Agalsidase Beta Dosage

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Usual Adult Dose for:

Usual Pediatric Dose for:

Additional dosage information:

Usual Adult Dose for Fabry Disease

1 mg/kg via IV infusion every 2 weeks

The initial IV infusion rate should not exceed 0.25 mg/min (15 mg/hr) and may be reduced if infusion-related reactions occur. After tolerance to the infusion is well established, the infusion rate may be increased in increments of 0.05 to 0.08 mg/min (3 to 5 mg/hr) with each subsequent infusion. The maximum infusion rate for patients weighing less than 30 kg should remain at 0.25 mg/min (15 mg/hr). The administration duration for patients weighing 30 kg or more should be at least 1.5 hours (based on individual patient tolerability).

Usual Pediatric Dose for Fabry Disease

8 years or older: 1 mg/kg via IV infusion every 2 weeks

The initial IV infusion rate should not exceed 0.25 mg/min (15 mg/hr) and may be reduced if infusion-related reactions occur. After tolerance to the infusion is well established, the infusion rate may be increased in increments of 0.05 to 0.08 mg/min (3 to 5 mg/hr) with each subsequent infusion. The maximum infusion rate for patients weighing less than 30 kg should remain at 0.25 mg/min (15 mg/hr). The administration duration for patients weighing 30 kg or more should be at least 1.5 hours (based on individual patient tolerability).

Renal Dose Adjustments

Data not available

Liver Dose Adjustments

Data not available

Dose Adjustments

For patients who have had a positive skin test to agalsidase beta or who have tested positive for anti-agalsidase beta IgE antibodies, the initial rechallenge should be 0.5 mg/kg via IV infusion every 2 weeks at an infusion rate of 0.01 mg/min. Once the infusion is tolerated, the dose may be increased to reach the approved dose of 1 mg/kg every 2 weeks and the infusion rate may be slowly titrated upwards (doubled every 30 minutes up to a maximum rate of 0.25 mg/min), as tolerated.

Precautions

Agalsidase beta should be discontinued at once and necessary emergency treatment initiated if anaphylactic or severe allergic reactions occur. Due to the potential for severe allergic reactions, appropriate medical support measures should be readily available during agalsidase beta administration. After an anaphylactic or severe allergic reaction, risks and benefits of readministering agalsidase beta should be considered. If the decision is made to readminister the drug, extreme caution is recommended, with appropriate medical support measures readily available.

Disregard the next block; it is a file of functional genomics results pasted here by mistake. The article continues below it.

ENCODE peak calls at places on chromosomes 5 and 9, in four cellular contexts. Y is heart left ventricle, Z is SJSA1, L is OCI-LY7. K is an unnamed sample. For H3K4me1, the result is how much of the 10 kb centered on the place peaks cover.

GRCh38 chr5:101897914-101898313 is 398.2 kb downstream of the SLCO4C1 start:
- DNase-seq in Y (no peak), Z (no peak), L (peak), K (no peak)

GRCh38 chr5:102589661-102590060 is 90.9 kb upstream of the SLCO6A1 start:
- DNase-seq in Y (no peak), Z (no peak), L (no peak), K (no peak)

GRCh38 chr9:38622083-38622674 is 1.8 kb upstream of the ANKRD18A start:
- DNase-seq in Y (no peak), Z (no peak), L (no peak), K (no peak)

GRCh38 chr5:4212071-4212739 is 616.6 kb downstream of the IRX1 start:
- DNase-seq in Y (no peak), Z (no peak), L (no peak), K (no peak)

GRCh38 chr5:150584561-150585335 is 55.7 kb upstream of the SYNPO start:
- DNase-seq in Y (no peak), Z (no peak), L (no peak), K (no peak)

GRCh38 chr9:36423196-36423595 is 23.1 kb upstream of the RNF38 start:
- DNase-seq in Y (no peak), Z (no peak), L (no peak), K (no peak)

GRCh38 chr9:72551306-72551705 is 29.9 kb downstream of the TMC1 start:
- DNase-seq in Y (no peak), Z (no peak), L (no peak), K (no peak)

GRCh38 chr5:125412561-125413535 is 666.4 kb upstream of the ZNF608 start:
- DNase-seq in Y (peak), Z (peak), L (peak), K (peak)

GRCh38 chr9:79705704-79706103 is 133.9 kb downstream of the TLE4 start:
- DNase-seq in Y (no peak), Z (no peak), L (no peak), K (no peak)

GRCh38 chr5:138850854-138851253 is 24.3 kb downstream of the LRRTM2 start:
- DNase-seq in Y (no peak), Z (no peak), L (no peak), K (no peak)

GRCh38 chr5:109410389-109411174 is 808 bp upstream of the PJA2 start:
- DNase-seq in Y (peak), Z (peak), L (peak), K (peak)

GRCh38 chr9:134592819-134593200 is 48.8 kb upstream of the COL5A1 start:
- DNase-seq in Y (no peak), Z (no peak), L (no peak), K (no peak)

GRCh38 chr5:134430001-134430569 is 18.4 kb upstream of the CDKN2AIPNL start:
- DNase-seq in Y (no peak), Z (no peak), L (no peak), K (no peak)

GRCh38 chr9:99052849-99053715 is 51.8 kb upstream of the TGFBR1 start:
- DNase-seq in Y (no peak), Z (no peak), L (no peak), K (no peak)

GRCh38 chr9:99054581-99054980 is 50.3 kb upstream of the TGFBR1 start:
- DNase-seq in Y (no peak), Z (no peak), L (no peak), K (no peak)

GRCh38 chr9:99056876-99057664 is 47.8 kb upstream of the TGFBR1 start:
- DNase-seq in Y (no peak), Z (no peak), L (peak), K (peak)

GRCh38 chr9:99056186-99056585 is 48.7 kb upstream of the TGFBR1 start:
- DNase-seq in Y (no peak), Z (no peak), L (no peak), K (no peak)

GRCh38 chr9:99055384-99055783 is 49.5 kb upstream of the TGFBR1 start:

Infusion reactions reported during the clinical study period were severe and included dyspnea, fever, rigors, chest tightness, abdominal pain, hypertension, hypotension, myalgia, pruritus, headache, chills, vomiting, and paresthesia. Other infusion reactions included pyrexia, feeling hot or cold, nausea, flushing, fatigue, pain in extremity, chest pain, throat tightness, nasal congestion, diarrhea, dizziness, tachycardia, peripheral edema, urticaria, bradycardia, and somnolence. Infusion reactions occurred in some patients after receiving antipyretics, antihistamines, and oral steroids. Infusion reactions declined in frequency with continued administration of agalsidase beta. However, infusion reactions may still occur despite extended duration of agalsidase beta therapy.

All patients should be given antipyretics prior to infusion. If an infusion reaction occurs, regardless of pretreatment, the following steps may ameliorate the symptoms: decreasing the infusion rate, temporarily stopping the infusion, and/or administration of additional antipyretics, antihistamines, and/or steroids. If severe infusion reactions occur, immediate discontinuation of agalsidase beta should be considered, and appropriate medical treatment should be started. Appropriate medical support measures should be readily available when administering agalsidase beta because of the potential for severe infusion reactions. Patients who have experienced infusion reactions should be treated with caution when readministering agalsidase beta.

Patients with advanced Fabry disease may have compromised cardiac function, which may predispose them to a higher risk of severe complications from infusion events. Patients with compromised cardiac function should be monitored closely.

Physicians should consider testing for IgE antibodies in patients with suspected allergic reactions and consider the benefits and risks of continued treatment in patient with anti-agalsidase beta IgE antibodies. Patients who have had a positive skin test to agalsidase beta or who have tested positive for agalsidase beta-specific IgE antibody have been rechallenged with agalsidase beta using a rechallenge protocol. Rechallenge should only occur under direct supervision of qualified personnel, with appropriate medical support measures readily available.

Clinical trials of agalsidase beta did not include sufficient numbers of patients aged 65 and over to determine whether they respond differently from younger patients.

Safety and effectiveness have not been established in pediatric patients less than 8 years of age.

Dialysis

Data not available

Other Comments

Patients should receive antipyretics prior to infusion.

Agalsidase beta should be administered using an inline low protein binding 0.2 micron filter.

If testing for antibodies against agalsidase beta is needed, contact Genzyme Corporation at 1-800-745-4447 (USA).

A registry has been established to monitor and evaluate the long-term treatment effects of agalsidase beta, and to monitor the effect of the drug on pregnant women and their children. For more information, visit www.fabryregistry.com or call 1-800-745-4447 (USA).

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